(נשמת חיים דרוש ה' שבת זכור, מר' חיים ז"ל אבואלעפייא, שאלוניקי תקנ"ו)

"ותמאן המלכה ושתי לבוא בדבר המלך"
“But Queen Vashti refused to come at the King’s behest.” (1:12)

QUESTION: Why did she refuse to show her beauty — was she modest?

ANSWER: According to commentaries, the term “Hamelech” — “the King” — in the Megillah is also a reference to Hashem, the King of the world (Zohar, Vayikra 109a, Midrash Rabbah 3:10). The Megillah is telling us that it wasn’t she who refused to come. She and Achashveirosh both intended to commit immoral acts (Megillah 12a), and if it were up to her she would have gladly come. Her refusal was “bidvar Hamelech” — Hashem refused to let her go so that the King would be furious at her. This was part of His laying the foundation for the great miracle He was planning for his beloved people.

(מגילת סתרים לר' יעקב ז"ל מליסא בעמח"ס נתיבות המשפט)

"ותמאן המלכה ושתי לבוא בדבר המלך"
“But Queen Vashti refused to come at the King’s behest” (1:12)

QUESTION: The word “Vashti” is superfluous since it is already mentioned twice before that the Queen’s name was Vashti?

ANSWER: The Gemara (Megillah 12b) says Achashveirosh wanted Vashti to appear naked at his party and Vashti refused. The Gemara asks, she was a lewd woman, and both Achashveirosh and Vashti intended to act immorally. If so, why did she refuse to appear naked? The Gemara answers, she would have normally complied, but she was embarrassed to appear naked because the angel Gavriel “ahsah lah zanav” — “made her grow a tail.”

The extra word “Vashti” is alluding to this since the word Vashti (ושתי) numerically adds up to 716, as do the words “Gavriel ahsah la zanav” (גבריאל עשה לה זנב) — “Gavriel made her a tail.” (im hakolel — when the statement is counted as one, 715+1=716.)

(נחל אשכול - להחיד"א)

"ויקצף המלך מאד וחמתו בערה בו"
“And the King was very wroth, and his anger burnt in him.” (1:12)

QUESTION: Normally, either a person restrains his anger without expressing it, or he expresses it and relieves himself of it. Why is it that in Achashveirosh’s case, even after expressing it, “his anger burnt in him”?

ANSWER: When the chamberlains came to Vashti with the message that she expose herself improperly before the King and the people, she became upset. Angrily she told them to tell Achashveirosh that he had served as the stable keeper for her father, who was able to drink a toast with a thousand people without becoming intoxicated, while drinking wine caused Achashveirosh to act stupidly (Megillah 12b).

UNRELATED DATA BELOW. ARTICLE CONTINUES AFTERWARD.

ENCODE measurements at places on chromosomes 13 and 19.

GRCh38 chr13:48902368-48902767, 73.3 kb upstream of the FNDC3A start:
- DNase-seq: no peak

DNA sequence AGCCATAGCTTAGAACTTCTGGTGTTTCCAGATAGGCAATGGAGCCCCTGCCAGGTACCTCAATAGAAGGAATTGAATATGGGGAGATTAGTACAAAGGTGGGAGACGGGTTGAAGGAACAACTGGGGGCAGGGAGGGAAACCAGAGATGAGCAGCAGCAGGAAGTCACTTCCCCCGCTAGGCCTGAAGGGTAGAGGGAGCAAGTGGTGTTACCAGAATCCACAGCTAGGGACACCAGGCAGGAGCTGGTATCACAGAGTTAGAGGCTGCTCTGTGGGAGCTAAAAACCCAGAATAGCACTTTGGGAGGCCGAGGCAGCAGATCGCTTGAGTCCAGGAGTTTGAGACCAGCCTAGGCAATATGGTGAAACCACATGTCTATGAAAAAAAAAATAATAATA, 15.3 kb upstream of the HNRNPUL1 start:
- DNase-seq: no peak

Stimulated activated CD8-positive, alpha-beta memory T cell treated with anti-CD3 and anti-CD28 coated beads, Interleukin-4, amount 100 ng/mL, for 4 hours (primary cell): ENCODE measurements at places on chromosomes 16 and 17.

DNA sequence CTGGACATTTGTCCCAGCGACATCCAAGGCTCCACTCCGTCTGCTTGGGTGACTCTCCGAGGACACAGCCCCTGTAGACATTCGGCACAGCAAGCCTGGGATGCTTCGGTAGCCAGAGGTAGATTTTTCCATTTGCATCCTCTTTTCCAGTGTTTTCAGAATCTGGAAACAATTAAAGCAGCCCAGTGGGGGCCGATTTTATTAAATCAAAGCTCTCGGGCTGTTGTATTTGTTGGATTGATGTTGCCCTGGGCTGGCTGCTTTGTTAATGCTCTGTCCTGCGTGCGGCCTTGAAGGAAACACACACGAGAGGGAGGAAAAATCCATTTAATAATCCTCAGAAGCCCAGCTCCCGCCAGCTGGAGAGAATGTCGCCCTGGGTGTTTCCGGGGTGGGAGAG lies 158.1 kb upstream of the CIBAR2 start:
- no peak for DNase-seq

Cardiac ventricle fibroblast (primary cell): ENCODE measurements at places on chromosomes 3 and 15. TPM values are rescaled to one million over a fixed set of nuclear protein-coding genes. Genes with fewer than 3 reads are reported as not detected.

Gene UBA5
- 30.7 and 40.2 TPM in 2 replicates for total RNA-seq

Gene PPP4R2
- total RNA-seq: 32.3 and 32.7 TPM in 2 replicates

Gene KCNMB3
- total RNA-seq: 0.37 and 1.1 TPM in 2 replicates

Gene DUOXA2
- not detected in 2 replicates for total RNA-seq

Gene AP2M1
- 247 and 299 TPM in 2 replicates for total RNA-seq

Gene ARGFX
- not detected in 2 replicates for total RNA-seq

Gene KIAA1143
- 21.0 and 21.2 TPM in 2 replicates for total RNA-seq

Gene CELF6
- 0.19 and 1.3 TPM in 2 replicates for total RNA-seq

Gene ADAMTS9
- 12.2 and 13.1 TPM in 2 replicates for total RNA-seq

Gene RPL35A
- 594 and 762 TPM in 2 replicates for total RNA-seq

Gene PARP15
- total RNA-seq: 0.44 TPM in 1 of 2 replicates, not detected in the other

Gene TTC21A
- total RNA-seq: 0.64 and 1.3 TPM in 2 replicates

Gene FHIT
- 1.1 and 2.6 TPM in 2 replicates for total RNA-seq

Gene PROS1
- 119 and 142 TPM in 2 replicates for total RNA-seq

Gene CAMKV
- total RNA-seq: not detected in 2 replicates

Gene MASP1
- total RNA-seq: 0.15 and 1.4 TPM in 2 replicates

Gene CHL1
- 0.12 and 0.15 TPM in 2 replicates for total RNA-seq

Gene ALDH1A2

The large crowd was eagerly awaiting Vashti’s appearance. When the messengers came back without her and conveyed her message, the King was openly incensed that she had impudently refused his order and flew into a rage. However, he was unable to repeat her embarrassing comments about his personality out of shame, and therefore his anger continued to burn in him.

(קול אליהו)

"ויאמר המלך לחכמים ידעי העתים"
“And the King said to the wise men who knew the times.” (1:13)

QUESTION: TheGemara (Megillah 12b) explains that, “the wise men who knew the times” were the rabbis who knew how to calculate leap years or determine the day of Rosh Chodesh. Why would Achashveirosh seek their council on the Vashti matter?

ANSWER: The Gemara (Rosh Hashanah 3a) says that the years of the gentile kings are counted from Tishrei; i.e. if one became a King a few months before Tishrei, when Tishrei arrives he starts the second year of his rulership. The party, which was “in the third year of his reign” (1:3), started in Tishrei. The Midrash (Manot Haleivi) observes that in the phrase, “yamim rabim shemonim ume’at yom” — “many days, one hundred and eighty days” (1:4) — the words “yamim rabim” are apparently superfluous. The Midrash explains that since the minimum of a plural is two, “yamim” means two days and “rabim” refers to another three days. This teaches us that before Achashveirosh started the one hundred and eighty days of festivity, he held a private party which lasted five days. Thus, the one hundred-eighty day feast commenced on the sixth of Tishrei. (See page 34 for a different opinion.)